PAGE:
The internet's backstage community is crying for mercy over the work schedule for deciding the fate of IANA – the crucial body that allocates IP addresses and runs the world's DNS for domain-name overseer ICANN.
Despite a week-long meeting in Istanbul last month, volunteers designing improvements to the top level of 'net have been inundated with conference call requests, including some days where more than three calls, each lasting two hours, have been scheduled.
"We now have roughly a two-hour conference call every day of the week, several days with two calls, and thus more calls in a week at unholy hours," decried CEO of the Netherlands' .nl registry, Roelof Meijer, in a memo to a group focusing on ICANN's accountability. "I object to this way of working, as it makes the whole process far less inclusive."
Meijer's complaints were reiterated by many others. "More than one call per week is already difficult enough to absorb, but three? And then two on one day? This is not conducive to thoughtful deliberation and as I have said numerous times I am opposed to rushing things through just because of a perceived deadline," said the operator of Namibia's .na registry, Eberhard Lisse.
IANA: What's at stake?
The US government contracts non-profit ICANN to run the so-called IANA functions – a body that runs the highest level of the world's DNS, allocates IP addresses, and ensures developers can agree on the same numbers and protocols when writing software that communicates over the 'net. It's what keeps the internet as we know it glued together.
That crucial contract is coming to an end, and because the US wants to step away from ruling the internet like an unelected king, the future of the IANA functions is being explored by a panel of experts called the Community Working Group (CWG). ICANN, of course, would love to run IANA all by itself, simply put.
They were joined by a number of other registry operators and government representatives. "+1 to the concerns raised. I have really lost track in the process," said network engineer Wisdom Donkor. A Brazilian government representative chimed in: "It is extremely difficult (not to say impossible) to cope with the amount of issues that are being dealt with within this group in a short period of time." He was followed by representatives from the Danish and Kenyan governments, amid others.
As Meijer pointed out, the work is voluntary, and almost all the IANA members are fitting it in between their day jobs and private lives. "For me it is now simply unavoidable to miss a significant part of the calls and impossible to deal with all the necessary working groups’ work in-between them," Meijer said.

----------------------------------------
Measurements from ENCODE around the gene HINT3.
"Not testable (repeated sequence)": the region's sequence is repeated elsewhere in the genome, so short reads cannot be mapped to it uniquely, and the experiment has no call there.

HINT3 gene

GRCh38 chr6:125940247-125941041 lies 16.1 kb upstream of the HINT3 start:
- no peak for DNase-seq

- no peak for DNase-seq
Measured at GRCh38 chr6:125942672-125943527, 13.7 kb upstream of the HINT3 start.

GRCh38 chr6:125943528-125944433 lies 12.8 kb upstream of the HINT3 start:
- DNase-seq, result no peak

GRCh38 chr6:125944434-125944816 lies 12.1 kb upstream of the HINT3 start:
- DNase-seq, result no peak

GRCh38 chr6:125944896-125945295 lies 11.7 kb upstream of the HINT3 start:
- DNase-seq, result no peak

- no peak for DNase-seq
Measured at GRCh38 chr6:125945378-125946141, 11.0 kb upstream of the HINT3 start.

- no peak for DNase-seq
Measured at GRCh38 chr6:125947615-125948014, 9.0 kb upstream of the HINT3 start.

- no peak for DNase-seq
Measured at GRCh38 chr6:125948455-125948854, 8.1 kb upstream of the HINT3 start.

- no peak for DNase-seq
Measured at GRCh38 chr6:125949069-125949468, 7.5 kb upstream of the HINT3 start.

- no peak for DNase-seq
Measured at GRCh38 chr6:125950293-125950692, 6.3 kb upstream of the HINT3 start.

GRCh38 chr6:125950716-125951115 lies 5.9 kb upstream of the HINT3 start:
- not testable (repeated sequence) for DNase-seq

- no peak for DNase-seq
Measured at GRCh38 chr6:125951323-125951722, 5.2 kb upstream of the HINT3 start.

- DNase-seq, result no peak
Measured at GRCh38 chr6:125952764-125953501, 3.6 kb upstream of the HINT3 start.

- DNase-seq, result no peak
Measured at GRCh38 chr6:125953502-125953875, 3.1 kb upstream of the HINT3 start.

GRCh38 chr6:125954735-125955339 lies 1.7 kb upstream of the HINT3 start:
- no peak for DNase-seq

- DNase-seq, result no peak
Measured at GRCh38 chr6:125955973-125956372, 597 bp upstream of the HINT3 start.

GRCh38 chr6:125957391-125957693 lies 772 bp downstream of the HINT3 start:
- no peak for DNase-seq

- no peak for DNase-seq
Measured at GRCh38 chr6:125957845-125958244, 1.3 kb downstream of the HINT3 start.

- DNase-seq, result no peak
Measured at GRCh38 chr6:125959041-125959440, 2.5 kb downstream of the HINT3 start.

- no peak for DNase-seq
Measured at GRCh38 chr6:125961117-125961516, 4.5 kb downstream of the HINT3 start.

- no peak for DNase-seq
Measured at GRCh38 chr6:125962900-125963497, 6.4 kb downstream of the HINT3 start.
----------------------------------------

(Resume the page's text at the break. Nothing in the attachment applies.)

Even before this most recent work schedule was outlined, the process has become widely criticized within the internet community for being too time-consuming and impossible to follow.
Two streams, five groups, endless sub-groups
Broadly there are two main streams of work: one looking at how to transition the IANA contract away from the US government, and the second looking at what improvements need to be made to the functioning of the current contract holder, ICANN, before that transition can take place.
The second group alone has a further eight sub-groups, each of which hold regular calls, produce reports and updates and have their own mailing list.
Both groups also have their own independent legal teams who provide input and advice as the work progresses, and both ultimately report to a further group called the IANA Stewardship Transition Coordination Group (ICG). Many of the ICG members are also active on both group's sub-groups.
In addition to the ICG, there are another two groups that are expected to influence the outcome: the board of ICANN (many of whose members also contribute to the many sub-groups) and a group of "expert advisors" who were chosen by ICANN's CEO who have then themselves also selected another group of their own advisors.
If all this sounds confusing, it's because it is. And while the majority of volunteers are working very hard on making progress, as the number of sub-groups have grown, so has the amount of output, and the number of active participants has dropped to dangerously low levels. Levels that no one is monitoring because all those remaining in the process are too overwhelmed with work.